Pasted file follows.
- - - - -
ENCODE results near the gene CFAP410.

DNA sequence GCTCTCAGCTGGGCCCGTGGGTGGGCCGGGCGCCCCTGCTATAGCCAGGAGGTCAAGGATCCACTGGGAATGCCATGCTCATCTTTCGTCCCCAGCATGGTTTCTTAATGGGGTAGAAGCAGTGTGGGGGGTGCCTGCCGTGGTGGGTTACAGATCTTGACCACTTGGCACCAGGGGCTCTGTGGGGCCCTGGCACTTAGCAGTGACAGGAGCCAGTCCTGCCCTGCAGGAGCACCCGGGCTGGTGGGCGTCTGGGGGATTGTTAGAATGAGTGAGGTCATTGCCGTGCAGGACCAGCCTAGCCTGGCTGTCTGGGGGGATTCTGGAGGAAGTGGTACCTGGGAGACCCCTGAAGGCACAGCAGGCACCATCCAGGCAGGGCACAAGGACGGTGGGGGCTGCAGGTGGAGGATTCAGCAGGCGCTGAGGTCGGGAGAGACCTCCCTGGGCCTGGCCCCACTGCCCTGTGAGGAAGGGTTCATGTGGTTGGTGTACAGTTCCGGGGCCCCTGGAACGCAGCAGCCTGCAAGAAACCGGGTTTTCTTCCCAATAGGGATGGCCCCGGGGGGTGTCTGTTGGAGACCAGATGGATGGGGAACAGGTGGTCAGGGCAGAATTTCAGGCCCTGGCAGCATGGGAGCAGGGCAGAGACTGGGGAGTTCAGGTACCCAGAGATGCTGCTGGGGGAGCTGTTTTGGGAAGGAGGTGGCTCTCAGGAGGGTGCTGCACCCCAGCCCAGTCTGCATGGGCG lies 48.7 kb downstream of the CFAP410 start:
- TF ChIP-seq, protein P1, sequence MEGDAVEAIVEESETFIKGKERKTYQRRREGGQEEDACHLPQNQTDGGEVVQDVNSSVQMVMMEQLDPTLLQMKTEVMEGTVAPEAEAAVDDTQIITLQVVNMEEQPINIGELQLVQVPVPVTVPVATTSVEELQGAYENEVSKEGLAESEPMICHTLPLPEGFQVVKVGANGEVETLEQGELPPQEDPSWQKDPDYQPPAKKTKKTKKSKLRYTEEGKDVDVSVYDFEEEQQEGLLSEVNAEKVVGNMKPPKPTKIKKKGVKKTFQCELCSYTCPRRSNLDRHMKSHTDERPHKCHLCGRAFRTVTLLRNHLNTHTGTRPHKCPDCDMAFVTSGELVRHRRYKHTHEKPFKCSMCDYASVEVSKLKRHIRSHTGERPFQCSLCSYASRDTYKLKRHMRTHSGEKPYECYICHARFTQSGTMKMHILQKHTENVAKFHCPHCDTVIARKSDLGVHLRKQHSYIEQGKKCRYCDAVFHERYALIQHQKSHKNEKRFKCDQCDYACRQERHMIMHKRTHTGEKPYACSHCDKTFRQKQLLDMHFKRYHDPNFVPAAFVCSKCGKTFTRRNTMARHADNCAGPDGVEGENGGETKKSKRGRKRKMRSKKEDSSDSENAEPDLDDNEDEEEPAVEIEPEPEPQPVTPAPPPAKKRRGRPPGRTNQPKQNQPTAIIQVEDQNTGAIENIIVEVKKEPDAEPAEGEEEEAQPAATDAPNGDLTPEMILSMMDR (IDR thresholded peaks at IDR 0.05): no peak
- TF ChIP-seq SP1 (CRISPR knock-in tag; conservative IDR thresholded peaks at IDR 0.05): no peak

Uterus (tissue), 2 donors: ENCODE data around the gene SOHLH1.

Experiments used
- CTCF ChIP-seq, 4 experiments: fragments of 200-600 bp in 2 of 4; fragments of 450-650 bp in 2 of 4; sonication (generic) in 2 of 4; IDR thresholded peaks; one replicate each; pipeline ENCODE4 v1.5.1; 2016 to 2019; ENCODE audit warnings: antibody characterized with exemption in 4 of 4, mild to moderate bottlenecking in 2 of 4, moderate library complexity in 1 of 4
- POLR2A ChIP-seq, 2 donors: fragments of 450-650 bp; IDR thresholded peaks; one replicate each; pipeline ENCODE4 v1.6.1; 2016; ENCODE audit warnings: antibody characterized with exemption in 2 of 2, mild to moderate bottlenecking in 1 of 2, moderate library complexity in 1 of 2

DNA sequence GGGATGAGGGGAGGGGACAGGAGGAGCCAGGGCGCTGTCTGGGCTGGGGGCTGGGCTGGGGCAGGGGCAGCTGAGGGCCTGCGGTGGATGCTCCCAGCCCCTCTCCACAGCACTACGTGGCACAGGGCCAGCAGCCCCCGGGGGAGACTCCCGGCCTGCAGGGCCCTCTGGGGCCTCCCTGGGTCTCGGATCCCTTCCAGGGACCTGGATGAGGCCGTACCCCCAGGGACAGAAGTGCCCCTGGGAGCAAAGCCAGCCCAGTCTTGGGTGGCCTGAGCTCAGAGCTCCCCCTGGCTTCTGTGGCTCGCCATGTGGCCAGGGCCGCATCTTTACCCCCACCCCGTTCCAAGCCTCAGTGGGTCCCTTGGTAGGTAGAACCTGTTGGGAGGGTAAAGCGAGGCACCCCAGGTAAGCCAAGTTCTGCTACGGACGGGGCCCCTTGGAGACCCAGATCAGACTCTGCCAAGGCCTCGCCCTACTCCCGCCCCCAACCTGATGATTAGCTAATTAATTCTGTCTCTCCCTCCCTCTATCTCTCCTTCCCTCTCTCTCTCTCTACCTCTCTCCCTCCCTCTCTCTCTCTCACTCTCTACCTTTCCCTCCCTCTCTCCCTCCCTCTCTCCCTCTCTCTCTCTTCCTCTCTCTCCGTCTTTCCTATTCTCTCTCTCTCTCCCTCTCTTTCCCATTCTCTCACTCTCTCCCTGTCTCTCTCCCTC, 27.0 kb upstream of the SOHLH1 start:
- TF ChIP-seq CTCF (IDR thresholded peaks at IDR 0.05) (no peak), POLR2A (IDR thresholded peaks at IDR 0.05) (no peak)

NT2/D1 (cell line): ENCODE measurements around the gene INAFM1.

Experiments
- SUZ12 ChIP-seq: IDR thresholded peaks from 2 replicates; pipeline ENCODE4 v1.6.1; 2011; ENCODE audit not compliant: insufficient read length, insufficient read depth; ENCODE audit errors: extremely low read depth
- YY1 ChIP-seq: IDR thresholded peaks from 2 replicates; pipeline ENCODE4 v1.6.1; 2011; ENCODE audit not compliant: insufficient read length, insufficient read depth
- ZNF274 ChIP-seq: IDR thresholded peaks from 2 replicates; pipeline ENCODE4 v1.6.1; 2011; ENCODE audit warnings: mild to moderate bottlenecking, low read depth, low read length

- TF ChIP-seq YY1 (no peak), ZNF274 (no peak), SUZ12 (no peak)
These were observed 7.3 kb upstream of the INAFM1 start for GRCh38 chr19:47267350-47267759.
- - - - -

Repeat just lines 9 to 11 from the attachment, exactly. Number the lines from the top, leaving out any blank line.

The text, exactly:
DNA sequence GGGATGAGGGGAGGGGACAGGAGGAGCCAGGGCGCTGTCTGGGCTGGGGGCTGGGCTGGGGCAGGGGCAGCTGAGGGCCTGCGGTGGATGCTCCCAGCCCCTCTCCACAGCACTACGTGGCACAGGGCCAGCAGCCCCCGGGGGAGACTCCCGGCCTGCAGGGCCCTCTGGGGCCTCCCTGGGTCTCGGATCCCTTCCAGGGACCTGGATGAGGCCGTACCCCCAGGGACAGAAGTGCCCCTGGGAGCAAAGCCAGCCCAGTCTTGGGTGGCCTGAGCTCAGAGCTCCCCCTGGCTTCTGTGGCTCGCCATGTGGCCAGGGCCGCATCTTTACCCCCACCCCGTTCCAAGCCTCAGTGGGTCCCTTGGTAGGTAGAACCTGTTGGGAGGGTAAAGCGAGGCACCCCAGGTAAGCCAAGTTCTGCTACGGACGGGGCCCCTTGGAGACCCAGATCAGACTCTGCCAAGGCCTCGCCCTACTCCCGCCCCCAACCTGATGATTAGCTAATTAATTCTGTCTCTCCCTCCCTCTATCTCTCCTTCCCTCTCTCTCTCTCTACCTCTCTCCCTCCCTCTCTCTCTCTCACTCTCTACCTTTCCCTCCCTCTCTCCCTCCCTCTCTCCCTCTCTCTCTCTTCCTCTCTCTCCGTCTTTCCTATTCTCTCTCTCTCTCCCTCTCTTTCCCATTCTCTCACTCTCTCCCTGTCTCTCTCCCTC, 27.0 kb upstream of the SOHLH1 start:
- TF ChIP-seq CTCF (IDR thresholded peaks at IDR 0.05) (no peak), POLR2A (IDR thresholded peaks at IDR 0.05) (no peak)

NT2/D1 (cell line): ENCODE measurements around the gene INAFM1.